Victor Zambrano’s mother was recovered from kidnappers in Venezuela on Tuesday. That’s good. The threat to anyone connected with Major League Baseball, however, remains the same: if they think you can pay a ransom, your family is subject to kidnappers. That’s bad! So bad that the Mets are considering asking their catching prospect Josh Thole to return home from his winter league team there.
Whether Thole — a young, not-yet-rich American who presumably has no family in Venezuela — faces the kind of threat that rich, native Venezuelan starts like Zambrano and Yorvit Torrealba do is an open question. I mean, it’s my uneducated guess that these kinds of people don’t want to risk the kind of heat that would come down if they started picking up random U.S. citizens, but who the hell knows?
What I do know, though, is that if I were running a Major League team I’d (a) do everything I could to persuade my Venezuelan players to relocate their families; and (b) I’d probably not want anyone playing in the Venezuelan winter leagues. Baseball simply ain’t worth this kind of thing.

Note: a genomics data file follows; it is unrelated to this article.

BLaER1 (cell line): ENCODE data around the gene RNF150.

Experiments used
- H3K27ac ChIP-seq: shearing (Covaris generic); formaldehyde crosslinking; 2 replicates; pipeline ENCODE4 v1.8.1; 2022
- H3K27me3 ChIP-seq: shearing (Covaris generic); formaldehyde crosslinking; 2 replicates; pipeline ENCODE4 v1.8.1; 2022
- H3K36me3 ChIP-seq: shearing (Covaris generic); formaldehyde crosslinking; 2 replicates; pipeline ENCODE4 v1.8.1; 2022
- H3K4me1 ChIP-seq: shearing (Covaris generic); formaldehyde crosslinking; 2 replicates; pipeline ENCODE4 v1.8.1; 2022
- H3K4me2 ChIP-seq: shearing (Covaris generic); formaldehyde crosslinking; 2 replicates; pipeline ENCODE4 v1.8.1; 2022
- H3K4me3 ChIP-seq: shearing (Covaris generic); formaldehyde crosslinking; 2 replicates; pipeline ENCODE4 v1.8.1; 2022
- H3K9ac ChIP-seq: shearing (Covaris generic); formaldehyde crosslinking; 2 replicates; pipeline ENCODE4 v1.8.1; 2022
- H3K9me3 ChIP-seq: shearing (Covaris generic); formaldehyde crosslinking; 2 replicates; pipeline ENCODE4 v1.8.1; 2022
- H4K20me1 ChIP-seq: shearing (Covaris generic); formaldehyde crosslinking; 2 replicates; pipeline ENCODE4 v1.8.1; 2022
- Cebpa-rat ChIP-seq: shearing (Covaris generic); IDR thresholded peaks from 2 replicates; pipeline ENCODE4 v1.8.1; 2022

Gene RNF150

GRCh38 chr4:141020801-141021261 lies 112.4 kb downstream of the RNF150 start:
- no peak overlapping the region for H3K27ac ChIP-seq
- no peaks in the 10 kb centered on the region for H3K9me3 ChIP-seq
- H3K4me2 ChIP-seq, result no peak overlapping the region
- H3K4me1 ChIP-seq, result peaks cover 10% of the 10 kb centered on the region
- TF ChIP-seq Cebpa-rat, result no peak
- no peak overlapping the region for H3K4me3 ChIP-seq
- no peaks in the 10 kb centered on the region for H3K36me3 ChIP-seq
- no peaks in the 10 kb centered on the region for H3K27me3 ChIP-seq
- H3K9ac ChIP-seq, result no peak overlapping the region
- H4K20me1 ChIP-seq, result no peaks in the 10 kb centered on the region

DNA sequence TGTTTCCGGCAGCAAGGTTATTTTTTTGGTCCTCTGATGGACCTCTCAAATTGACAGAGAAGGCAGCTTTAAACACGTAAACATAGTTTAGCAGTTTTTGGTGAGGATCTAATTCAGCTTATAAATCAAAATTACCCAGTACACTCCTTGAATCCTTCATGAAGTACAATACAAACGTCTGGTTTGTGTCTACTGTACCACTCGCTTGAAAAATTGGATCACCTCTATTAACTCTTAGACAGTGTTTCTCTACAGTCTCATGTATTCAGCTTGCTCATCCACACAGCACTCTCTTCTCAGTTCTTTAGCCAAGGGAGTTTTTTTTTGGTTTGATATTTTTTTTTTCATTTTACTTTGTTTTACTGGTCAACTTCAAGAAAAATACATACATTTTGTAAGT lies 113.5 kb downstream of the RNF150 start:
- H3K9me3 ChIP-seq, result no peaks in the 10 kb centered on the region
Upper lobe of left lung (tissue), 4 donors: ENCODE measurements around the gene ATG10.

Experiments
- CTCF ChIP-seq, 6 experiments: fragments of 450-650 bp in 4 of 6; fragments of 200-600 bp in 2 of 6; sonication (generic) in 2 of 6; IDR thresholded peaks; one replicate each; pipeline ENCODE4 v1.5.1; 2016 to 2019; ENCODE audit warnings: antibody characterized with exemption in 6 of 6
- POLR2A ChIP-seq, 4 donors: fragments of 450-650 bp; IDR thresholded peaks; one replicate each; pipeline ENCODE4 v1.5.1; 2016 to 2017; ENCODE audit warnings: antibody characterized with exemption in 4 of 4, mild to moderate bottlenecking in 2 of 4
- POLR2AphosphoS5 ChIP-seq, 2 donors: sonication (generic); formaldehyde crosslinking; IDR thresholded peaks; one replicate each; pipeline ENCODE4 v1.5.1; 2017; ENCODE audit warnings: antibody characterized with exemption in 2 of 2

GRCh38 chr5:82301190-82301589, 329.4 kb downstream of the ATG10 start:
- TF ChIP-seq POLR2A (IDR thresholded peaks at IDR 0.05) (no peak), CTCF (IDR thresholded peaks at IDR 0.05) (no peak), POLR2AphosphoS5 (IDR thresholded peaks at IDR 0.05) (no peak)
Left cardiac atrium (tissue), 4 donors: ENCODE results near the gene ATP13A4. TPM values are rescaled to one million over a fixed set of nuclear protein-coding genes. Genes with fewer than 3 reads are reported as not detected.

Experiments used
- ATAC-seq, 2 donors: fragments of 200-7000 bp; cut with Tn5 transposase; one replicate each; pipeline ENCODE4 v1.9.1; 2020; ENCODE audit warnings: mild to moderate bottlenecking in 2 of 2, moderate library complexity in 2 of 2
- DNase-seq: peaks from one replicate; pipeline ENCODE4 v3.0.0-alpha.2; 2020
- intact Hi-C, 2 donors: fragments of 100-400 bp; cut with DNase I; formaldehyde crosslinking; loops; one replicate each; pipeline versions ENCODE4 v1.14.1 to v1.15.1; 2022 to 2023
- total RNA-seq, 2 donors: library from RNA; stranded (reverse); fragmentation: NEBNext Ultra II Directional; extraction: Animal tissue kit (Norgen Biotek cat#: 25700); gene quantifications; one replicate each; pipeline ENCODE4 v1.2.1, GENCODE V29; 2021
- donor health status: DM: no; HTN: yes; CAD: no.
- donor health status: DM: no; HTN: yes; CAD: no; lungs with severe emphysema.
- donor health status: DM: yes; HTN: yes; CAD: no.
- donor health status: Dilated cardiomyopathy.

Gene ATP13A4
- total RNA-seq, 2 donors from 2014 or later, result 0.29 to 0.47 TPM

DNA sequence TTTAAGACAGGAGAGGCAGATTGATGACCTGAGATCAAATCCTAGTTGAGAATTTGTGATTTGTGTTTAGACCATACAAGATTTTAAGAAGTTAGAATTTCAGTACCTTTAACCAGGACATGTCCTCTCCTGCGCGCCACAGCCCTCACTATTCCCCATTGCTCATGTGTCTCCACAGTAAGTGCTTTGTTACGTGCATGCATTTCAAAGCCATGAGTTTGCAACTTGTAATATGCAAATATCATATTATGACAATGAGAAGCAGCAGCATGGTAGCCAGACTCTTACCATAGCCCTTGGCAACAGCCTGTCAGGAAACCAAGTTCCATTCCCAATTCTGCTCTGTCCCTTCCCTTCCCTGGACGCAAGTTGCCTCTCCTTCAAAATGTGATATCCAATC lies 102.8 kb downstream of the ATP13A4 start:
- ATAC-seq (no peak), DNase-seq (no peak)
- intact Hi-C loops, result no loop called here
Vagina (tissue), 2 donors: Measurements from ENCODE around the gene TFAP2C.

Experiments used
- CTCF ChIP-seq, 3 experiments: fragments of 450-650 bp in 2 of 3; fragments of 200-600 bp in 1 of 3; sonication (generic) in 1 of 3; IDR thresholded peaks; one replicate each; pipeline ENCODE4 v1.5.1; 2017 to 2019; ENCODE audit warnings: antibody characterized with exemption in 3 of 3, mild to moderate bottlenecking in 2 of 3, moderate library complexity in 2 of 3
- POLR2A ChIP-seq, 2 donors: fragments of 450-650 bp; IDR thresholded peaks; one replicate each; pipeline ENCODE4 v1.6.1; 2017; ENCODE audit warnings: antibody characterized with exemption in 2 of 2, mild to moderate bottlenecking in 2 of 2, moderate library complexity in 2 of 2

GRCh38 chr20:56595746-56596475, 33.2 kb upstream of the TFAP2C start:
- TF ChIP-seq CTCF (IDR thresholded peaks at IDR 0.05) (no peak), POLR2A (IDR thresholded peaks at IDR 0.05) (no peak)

Yankees outfielder Aaron Judge found himself front-and-center in a weird play in the bottom of the fourth inning during Game 4 of the ALCS on Tuesday evening. Judge drew a walk to lead off the frame. After Didi Gregorius lined out, Gary Sanchez flied out to shallow right-center.
Judge must have thought the ball had a high probability of falling in for a hit, so he was past the second base bag around the time he realized his mistake. He retraced his steps, running back to first base. Reddick’s throw hopped a couple of times but first base umpire Jerry Meals called Judge out on the tag-up play.
Manager Joe Girardi requested a review and the call was overturned: Judge was safe. However, Astros manager A.J. Hinch wanted to challenge that Judge did not re-touch second base on his way back. Rather than issuing a formal challenge, the Astros had to appeal the play by having starter Lance McCullers throw to second base, at which point second base umpire Jim Reynolds would issue a ruling. McCullers was a bit hasty, though, and made his appeal throw before Greg Bird stepped into the batter’s box. Reynolds told McCullers that he had to wait. So, McCullers again made his appeal throw.
This time, Judge was running and he was simply tagged out at second base for the final out of the inning. No need for a review.
As Ken Rosenthal explained on the FS1 broadcast, the Yankees were trying to “beat the police.” They knew Judge would have been ruled out — replays clearly showed he never re-touched the base — so they had nothing to lose by sending Judge. If he was safe, the Astros would no longer be able to appeal the play. If he’s out, then it’s the same outcome they would have had anyway.